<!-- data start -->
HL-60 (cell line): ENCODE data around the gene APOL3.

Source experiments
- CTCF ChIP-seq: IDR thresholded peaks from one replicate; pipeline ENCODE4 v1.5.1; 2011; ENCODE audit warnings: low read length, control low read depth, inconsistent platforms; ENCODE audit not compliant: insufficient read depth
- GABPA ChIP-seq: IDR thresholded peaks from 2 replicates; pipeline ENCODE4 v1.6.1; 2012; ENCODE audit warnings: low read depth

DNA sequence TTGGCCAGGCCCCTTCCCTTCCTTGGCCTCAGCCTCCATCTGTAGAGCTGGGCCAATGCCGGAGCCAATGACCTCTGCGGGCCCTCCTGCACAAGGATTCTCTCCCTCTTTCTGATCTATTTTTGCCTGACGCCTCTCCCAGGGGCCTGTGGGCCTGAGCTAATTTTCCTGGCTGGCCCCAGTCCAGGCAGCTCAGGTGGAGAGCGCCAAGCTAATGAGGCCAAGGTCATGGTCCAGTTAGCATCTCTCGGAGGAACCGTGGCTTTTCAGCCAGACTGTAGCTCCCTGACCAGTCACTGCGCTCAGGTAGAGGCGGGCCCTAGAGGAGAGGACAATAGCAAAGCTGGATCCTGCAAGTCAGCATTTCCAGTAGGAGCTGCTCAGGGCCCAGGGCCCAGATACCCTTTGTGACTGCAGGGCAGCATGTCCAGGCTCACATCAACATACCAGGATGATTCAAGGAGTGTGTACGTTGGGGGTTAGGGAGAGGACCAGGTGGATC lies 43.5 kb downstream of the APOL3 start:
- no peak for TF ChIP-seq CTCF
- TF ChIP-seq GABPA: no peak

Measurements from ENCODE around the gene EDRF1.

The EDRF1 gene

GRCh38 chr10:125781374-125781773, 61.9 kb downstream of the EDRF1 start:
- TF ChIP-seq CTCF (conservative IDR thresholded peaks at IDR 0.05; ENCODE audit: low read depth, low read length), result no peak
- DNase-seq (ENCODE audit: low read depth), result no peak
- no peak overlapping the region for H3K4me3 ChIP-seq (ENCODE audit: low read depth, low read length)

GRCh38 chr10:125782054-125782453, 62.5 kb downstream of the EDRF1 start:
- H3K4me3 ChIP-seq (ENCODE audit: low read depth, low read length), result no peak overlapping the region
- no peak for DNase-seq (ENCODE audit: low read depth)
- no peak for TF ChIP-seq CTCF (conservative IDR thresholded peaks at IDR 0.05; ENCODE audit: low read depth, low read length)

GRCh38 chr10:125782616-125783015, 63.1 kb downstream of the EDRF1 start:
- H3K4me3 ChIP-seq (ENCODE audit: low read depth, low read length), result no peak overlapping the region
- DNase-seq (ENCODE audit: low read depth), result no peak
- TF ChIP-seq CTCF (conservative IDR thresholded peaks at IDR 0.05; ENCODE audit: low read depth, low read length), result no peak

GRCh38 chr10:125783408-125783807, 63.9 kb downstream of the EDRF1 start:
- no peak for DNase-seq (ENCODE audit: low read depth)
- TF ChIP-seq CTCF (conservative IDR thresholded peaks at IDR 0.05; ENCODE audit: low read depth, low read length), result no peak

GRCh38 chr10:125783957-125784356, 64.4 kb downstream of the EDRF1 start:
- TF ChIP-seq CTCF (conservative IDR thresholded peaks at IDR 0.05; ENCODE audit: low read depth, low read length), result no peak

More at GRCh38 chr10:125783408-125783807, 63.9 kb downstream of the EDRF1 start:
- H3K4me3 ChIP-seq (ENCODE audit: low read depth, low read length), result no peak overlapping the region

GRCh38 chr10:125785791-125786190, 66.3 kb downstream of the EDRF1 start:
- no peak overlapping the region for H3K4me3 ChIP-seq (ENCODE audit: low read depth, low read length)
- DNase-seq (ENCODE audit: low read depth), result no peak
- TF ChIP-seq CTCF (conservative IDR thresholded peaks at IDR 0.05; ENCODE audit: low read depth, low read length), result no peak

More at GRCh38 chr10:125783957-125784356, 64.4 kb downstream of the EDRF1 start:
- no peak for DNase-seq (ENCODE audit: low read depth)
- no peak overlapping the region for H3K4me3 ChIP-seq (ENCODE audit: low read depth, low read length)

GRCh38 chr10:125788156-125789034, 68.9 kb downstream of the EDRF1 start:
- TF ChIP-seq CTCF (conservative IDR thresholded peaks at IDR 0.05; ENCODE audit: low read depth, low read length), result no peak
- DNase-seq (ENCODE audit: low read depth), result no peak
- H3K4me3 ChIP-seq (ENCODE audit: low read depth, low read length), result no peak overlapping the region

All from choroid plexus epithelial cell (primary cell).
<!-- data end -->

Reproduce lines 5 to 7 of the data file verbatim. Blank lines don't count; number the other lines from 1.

DNA sequence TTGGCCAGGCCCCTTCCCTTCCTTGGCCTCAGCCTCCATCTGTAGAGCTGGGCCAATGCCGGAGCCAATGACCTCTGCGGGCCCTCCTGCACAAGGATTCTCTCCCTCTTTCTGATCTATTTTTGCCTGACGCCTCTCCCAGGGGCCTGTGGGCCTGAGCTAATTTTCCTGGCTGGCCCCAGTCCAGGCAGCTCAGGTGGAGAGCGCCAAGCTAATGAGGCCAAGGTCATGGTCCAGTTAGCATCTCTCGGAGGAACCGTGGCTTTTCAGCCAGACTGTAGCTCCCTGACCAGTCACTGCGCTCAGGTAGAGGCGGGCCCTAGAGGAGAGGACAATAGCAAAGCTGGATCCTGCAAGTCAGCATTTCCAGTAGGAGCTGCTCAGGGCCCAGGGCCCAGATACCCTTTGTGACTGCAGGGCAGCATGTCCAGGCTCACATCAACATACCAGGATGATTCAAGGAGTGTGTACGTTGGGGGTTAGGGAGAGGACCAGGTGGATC lies 43.5 kb downstream of the APOL3 start:
- no peak for TF ChIP-seq CTCF
- TF ChIP-seq GABPA: no peak